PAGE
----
Health Minister Ben Bradshaw provoked one of the liveliest spats between Ministers in Wales and England with his analysis of the NHS west of Offa's Dyke.
Today, he was put on the spot by MPs on Parliament's Welsh affairs committee. He was at pains not to comment on the running of the NHS in Wales. (His last intervention led to a protest from Welsh Secretary Paul Murphy to his own boss, Alan Johnson).
That said, he did defend the UK Government's decision, as he put it, to prioritise cutting waiting times rather than introduce free prescriptions (88 per cent of which are already free in England) or subsidise hospital car parking.
Differences in waiting times between England and Wales were, as he put it, "a consequence of devolution".
One statistic caught the eye. The Minister told the committee a hundred and nine patients in England were waiting more than 13 weeks for their first out-patient appointment. The Welsh equivalent is 25,042. A rough calculation suggests that if Wales had the same population as England, the figure would be around 425,000 compared to 109 in England.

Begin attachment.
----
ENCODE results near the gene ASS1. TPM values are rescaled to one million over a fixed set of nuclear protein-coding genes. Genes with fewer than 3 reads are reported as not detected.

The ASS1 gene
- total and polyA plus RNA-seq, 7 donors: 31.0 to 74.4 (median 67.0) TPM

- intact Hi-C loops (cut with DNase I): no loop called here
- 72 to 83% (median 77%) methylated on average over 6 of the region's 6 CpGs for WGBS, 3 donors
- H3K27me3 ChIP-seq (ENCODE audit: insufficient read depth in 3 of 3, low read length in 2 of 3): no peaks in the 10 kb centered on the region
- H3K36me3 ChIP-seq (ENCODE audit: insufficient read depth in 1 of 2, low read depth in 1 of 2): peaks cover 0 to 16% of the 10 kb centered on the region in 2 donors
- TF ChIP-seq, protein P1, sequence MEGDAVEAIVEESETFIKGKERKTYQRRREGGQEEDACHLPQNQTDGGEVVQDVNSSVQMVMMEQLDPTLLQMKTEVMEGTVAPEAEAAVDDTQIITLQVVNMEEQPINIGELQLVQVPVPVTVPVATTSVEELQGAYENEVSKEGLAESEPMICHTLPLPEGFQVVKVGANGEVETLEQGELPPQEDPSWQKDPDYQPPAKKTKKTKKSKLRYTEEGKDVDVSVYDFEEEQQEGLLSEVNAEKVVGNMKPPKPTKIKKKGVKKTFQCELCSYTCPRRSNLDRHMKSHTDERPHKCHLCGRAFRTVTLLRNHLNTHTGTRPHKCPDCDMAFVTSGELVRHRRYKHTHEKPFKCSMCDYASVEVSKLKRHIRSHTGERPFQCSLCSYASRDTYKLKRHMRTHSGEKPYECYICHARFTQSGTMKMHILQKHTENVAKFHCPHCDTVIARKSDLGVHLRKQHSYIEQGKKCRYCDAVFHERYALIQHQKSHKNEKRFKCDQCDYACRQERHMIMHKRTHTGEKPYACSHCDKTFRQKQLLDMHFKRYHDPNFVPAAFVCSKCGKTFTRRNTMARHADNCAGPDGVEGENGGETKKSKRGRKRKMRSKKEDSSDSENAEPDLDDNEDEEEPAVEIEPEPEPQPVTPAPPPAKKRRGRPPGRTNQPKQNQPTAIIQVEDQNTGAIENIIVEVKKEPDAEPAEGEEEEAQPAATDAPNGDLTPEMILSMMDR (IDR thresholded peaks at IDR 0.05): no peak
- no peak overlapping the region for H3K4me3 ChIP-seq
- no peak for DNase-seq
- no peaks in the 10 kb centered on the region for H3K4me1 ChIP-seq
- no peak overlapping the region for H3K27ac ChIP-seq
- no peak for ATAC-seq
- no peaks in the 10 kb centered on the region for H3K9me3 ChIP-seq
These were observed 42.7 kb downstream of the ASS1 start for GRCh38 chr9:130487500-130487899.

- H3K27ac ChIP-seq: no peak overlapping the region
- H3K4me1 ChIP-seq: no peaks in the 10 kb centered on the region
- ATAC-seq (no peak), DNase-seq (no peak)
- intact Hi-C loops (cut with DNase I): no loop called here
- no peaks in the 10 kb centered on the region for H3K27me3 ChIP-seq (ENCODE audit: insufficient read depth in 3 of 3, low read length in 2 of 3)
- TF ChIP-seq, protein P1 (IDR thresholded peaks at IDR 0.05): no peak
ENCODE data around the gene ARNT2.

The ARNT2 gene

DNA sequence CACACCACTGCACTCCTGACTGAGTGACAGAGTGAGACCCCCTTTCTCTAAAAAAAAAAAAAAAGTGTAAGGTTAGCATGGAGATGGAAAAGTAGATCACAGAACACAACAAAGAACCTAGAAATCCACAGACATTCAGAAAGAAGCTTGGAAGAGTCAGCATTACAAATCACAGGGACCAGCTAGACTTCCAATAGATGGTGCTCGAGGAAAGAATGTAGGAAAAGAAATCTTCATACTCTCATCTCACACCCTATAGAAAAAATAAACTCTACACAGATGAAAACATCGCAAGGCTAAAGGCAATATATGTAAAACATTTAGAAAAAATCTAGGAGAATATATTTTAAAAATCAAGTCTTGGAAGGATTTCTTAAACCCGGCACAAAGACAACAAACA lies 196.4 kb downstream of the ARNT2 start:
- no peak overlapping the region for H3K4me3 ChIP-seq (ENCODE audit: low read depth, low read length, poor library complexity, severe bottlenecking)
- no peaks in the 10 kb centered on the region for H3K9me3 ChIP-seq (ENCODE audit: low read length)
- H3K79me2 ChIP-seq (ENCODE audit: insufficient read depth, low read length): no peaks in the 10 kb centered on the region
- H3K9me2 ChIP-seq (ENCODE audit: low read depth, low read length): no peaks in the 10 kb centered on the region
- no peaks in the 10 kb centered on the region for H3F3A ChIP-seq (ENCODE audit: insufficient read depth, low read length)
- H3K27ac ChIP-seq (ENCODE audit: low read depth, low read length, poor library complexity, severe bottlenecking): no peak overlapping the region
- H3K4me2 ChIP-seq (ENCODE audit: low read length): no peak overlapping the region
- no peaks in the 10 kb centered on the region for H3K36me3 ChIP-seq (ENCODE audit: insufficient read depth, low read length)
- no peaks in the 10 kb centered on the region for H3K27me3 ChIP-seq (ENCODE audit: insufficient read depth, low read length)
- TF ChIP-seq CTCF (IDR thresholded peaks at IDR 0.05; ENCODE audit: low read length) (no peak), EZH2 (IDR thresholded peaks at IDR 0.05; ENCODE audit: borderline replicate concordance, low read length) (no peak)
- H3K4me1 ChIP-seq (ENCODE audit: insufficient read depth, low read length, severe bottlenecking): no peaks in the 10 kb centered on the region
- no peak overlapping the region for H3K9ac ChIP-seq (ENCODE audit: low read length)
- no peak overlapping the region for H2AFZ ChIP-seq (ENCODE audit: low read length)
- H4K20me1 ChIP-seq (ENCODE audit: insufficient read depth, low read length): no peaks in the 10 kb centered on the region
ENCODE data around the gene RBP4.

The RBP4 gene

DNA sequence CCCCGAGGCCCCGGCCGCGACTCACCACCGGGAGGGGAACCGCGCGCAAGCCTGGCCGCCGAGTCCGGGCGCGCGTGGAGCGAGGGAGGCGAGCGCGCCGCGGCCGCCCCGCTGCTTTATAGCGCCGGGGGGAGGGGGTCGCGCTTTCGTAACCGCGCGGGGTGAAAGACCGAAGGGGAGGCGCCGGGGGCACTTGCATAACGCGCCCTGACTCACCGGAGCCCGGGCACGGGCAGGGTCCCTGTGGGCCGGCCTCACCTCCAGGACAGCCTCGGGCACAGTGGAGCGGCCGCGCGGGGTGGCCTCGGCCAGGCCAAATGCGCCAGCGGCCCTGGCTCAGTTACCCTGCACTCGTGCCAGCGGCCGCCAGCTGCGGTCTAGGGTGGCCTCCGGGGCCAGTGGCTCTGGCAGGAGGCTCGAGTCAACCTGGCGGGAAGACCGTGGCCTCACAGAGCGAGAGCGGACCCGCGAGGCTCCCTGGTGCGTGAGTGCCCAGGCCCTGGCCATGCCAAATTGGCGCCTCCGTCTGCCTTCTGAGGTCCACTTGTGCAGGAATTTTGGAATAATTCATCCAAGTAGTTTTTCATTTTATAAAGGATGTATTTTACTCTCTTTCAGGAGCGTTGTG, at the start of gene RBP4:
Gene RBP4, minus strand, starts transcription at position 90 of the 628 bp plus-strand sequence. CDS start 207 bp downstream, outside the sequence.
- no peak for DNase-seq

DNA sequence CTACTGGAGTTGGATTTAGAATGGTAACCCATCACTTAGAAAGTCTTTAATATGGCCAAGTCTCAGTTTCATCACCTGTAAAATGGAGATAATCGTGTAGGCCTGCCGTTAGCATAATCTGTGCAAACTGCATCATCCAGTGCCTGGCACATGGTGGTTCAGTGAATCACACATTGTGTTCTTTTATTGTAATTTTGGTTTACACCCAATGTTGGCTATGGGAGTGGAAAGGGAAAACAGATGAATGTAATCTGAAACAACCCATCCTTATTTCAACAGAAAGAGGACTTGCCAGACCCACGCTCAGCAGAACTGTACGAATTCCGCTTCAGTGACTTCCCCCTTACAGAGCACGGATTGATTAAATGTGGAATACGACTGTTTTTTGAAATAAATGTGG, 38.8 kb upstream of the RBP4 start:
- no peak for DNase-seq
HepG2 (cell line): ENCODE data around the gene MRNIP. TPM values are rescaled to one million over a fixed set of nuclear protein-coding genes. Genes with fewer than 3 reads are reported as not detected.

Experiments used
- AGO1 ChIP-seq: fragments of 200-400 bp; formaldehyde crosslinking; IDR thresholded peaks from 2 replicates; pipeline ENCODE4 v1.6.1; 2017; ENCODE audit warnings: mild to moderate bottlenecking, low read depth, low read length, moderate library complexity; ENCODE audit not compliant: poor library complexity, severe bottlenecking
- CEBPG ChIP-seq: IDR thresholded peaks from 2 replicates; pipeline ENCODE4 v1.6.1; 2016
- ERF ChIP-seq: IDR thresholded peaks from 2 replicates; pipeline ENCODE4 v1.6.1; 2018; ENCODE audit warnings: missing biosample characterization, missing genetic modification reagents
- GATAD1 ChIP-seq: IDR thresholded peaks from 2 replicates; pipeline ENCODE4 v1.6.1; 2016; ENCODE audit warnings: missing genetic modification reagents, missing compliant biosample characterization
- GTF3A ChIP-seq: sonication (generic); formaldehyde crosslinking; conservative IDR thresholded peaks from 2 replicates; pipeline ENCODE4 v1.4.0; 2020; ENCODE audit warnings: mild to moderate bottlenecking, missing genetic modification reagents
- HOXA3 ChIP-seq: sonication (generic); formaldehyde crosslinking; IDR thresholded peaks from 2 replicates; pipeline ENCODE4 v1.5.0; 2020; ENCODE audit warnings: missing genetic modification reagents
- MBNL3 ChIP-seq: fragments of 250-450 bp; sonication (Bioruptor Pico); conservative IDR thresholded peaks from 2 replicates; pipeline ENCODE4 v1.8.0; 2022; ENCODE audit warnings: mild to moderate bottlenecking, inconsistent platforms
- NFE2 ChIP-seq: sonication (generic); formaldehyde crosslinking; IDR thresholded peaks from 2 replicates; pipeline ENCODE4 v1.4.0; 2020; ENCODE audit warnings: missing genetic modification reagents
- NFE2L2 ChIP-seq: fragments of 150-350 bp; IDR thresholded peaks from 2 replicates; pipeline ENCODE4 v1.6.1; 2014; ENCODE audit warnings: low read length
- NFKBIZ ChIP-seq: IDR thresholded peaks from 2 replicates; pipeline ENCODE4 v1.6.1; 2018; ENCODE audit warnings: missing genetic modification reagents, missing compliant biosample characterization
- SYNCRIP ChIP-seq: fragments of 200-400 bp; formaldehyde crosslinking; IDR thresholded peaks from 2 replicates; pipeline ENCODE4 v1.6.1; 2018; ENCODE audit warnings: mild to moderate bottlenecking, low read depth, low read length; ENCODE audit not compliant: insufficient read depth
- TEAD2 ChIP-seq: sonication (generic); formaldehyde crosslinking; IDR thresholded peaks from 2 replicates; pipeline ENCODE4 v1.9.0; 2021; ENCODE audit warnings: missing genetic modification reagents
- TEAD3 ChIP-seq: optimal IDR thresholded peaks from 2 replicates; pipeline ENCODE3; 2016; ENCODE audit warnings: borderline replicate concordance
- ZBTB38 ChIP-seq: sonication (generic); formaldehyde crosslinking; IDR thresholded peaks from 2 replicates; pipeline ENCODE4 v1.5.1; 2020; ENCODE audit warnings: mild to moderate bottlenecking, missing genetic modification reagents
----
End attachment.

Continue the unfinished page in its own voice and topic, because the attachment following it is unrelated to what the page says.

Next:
He did acknowledge that waiting times had also been cut in Wales. Indeed, his tone was so diplomatic he may have been auditioning for the Foreign Office.
Chairman Hywel Francis thanked the Minister for his "frank" answers. Mr Bradshaw looked rather alarmed - "I hope I haven't been too frank".